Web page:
When You Lie, You’re Likely to Think Others Are Lying, Too


Aug 8, 2019


Lies have always led to more lies, as we all know. New research supports this belief; it has found that often if you have been lying or making up stories, you’ll assume that others are also doing the same. It explains that if you’re being dishonest, you are most likely hampering your ability to accurately read other people’s emotional states, also known as ‘interpersonal cognition.’

The findings of this research are useful especially in office and workplace settings, the researchers said.

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“Given the rise of group work in organizations, there’s a heightened awareness of the importance of understanding others’ emotions,” said Ashley Hardin, lead researcher and assistant professor at Olin Business School at Washington University in St. Louis, in the university’s newsletter. “Also, a person’s ability to read emotions is crucial in negotiations and in building relationships.”

Therefore, lying ends up harming interpersonal relationships because it comes in the way of detecting others’ emotions even when they are not in the wrong.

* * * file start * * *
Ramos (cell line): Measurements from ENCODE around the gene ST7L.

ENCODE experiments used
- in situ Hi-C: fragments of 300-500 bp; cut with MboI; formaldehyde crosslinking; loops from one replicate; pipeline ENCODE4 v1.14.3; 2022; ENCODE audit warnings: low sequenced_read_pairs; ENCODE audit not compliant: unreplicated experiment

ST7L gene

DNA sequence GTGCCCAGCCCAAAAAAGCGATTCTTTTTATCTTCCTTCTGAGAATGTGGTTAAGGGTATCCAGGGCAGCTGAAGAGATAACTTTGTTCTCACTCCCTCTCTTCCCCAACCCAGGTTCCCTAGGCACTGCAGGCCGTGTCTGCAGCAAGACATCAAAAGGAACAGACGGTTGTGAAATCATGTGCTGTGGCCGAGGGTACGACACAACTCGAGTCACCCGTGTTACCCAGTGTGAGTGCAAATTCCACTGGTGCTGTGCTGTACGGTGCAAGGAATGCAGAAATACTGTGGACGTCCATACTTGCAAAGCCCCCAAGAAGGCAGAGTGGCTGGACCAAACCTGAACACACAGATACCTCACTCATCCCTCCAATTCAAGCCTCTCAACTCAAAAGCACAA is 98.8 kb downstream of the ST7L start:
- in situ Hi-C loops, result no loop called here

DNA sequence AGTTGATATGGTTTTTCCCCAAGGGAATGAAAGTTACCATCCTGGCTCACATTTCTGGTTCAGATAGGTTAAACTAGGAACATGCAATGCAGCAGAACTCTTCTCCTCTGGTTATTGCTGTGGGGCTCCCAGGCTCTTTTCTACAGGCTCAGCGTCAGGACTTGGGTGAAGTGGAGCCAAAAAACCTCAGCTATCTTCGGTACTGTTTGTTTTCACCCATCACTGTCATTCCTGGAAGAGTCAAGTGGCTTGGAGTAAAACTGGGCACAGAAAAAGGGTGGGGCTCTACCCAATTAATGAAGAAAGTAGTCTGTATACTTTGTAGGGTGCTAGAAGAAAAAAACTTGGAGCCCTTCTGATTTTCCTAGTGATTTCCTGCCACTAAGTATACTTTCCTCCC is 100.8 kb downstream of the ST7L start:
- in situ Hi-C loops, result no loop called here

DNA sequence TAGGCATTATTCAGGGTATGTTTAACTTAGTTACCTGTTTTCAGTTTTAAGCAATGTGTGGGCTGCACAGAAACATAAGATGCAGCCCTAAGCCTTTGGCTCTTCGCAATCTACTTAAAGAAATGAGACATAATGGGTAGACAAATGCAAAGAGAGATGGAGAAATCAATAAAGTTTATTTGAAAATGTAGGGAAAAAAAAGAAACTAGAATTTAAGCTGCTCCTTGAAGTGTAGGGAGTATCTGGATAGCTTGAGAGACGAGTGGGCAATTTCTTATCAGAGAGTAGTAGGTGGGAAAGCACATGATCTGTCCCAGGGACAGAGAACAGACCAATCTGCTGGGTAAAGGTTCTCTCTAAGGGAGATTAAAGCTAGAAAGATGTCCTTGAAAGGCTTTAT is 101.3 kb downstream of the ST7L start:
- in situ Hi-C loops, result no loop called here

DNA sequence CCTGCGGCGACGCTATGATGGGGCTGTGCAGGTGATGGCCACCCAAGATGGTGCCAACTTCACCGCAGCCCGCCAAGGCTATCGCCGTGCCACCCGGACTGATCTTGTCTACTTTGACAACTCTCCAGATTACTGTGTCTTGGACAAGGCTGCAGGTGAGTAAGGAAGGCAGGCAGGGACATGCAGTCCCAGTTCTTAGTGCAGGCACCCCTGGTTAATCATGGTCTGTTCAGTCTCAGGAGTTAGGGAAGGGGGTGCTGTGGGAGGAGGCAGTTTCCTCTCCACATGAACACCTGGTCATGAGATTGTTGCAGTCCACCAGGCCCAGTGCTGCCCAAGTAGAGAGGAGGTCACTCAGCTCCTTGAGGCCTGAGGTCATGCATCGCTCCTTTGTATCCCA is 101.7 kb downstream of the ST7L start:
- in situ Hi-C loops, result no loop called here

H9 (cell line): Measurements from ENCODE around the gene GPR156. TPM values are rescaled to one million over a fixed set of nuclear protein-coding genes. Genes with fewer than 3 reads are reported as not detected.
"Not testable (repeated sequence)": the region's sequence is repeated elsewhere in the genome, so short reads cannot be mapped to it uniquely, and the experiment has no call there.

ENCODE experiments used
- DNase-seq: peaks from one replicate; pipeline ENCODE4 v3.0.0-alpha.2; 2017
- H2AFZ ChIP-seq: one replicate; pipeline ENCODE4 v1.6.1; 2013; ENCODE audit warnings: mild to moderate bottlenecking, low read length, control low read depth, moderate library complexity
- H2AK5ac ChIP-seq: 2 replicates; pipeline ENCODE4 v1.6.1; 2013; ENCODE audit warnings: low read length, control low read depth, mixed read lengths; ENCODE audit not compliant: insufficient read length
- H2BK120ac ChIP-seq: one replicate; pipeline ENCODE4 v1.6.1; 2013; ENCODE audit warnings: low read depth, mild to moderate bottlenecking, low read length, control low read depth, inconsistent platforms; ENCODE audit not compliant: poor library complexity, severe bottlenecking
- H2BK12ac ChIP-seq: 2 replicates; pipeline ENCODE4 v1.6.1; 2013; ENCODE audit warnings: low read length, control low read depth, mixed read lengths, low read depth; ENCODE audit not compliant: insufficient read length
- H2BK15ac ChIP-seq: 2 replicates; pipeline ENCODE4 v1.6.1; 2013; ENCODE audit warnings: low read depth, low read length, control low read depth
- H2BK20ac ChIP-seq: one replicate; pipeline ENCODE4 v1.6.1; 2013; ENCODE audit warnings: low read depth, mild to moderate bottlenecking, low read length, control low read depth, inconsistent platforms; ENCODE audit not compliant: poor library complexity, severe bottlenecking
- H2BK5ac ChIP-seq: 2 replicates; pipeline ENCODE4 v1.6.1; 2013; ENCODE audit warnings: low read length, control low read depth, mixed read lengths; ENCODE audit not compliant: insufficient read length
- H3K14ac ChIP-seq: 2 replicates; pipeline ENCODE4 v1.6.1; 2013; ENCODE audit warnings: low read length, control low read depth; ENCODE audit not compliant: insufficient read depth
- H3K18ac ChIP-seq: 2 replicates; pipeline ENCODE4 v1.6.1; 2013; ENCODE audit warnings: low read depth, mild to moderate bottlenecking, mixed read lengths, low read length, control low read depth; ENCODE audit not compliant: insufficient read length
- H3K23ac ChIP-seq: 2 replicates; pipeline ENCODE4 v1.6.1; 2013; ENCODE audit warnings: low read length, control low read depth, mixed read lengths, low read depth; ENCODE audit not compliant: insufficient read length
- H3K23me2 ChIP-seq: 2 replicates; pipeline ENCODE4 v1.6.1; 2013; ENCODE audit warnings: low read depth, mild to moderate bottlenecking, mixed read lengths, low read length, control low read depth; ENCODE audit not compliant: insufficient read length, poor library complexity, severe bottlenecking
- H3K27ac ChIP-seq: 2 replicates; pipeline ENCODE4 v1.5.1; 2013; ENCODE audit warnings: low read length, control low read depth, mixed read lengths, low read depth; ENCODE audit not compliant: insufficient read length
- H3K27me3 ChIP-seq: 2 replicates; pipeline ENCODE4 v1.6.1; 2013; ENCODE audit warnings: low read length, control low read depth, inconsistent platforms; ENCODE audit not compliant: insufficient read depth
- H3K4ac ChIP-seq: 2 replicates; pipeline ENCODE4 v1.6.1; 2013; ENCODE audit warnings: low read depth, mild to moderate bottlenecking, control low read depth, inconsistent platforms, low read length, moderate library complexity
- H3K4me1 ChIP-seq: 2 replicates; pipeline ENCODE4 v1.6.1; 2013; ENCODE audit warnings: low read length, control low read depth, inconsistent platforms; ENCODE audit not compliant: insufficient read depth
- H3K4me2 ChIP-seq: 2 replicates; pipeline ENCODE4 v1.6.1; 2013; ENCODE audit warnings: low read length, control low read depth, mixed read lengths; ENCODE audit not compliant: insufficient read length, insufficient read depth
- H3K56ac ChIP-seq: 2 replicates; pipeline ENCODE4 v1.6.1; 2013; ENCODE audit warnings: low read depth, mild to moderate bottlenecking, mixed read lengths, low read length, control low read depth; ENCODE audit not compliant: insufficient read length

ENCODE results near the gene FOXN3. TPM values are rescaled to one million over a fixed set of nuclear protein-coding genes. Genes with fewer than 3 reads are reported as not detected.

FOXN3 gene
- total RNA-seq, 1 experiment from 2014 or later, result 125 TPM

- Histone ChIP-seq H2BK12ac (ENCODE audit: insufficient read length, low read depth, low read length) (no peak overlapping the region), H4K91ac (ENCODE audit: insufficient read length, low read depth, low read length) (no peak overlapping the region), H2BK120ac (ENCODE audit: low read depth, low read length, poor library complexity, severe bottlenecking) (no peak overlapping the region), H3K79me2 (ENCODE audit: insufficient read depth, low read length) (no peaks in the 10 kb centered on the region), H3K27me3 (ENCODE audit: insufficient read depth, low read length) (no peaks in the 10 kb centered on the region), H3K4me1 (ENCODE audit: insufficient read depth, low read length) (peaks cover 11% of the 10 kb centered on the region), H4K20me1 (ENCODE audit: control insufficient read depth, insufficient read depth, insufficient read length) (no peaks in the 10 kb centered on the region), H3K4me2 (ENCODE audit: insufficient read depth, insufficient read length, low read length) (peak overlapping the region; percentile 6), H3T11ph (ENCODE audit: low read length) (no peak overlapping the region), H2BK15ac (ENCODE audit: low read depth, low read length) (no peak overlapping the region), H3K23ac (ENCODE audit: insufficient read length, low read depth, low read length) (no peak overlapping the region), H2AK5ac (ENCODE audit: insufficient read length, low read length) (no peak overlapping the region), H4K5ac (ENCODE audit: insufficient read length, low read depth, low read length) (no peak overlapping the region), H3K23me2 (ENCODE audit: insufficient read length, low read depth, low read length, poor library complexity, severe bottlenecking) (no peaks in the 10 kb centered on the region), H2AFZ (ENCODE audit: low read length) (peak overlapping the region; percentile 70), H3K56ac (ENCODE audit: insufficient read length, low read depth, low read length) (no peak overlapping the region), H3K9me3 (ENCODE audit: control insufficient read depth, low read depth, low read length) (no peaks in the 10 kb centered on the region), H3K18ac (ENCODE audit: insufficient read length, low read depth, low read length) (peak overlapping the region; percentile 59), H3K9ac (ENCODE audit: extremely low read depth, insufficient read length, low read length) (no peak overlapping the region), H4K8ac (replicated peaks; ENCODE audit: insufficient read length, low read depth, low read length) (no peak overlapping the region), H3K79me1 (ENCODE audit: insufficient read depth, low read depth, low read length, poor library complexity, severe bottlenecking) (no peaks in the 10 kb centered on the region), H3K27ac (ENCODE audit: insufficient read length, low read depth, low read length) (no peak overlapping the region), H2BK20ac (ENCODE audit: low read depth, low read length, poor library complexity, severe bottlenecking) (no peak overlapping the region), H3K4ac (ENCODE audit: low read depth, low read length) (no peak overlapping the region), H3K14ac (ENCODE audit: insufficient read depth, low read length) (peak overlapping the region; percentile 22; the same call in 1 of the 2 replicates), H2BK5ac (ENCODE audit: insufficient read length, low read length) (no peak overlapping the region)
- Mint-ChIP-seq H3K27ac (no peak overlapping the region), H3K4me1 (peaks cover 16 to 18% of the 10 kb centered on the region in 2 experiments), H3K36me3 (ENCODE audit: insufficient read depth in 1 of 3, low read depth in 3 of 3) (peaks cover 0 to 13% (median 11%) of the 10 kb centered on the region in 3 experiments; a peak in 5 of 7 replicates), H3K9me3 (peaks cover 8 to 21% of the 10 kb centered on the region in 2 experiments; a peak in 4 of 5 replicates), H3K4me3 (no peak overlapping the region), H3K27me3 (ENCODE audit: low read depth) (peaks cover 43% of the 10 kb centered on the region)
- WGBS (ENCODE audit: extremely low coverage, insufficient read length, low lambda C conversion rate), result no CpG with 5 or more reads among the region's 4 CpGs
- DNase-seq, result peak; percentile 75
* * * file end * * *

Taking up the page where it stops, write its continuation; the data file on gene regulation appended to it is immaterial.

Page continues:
Researchers came to this conclusion based on eight studies that gauged 1,500 people and the different circumstances under which they had lied.

They found that there is a “causal relationship” between a person’s dishonest behavior and their ability to empathize with another person’s emotion. They also found that when people are more socially sensitive, they are less likely to behave in a dishonest way.

Researchers measured participants’ social activity through vagal reactivity — a standard physiological measure of compassion and empathy with the suffering of others.

Hardin said, “When individuals are lacking their physiological capacity for social sensitivity, they may be more susceptible to the social distancing effects of engaging in dishonest behavior.”

She added, “It can be a vicious cycle. Sometimes people will tell a white lie and think it’s not a big deal. But a decision to be dishonest in one moment will have implications on how you interact with people subsequently.”


Written By Anubhuti Matta

Anubhuti Matta is an associate editor with The Swaddle. When not at work, she’s busy pursuing kathak, reading books on and by women in the Middle East or making dresses out of Indian prints.


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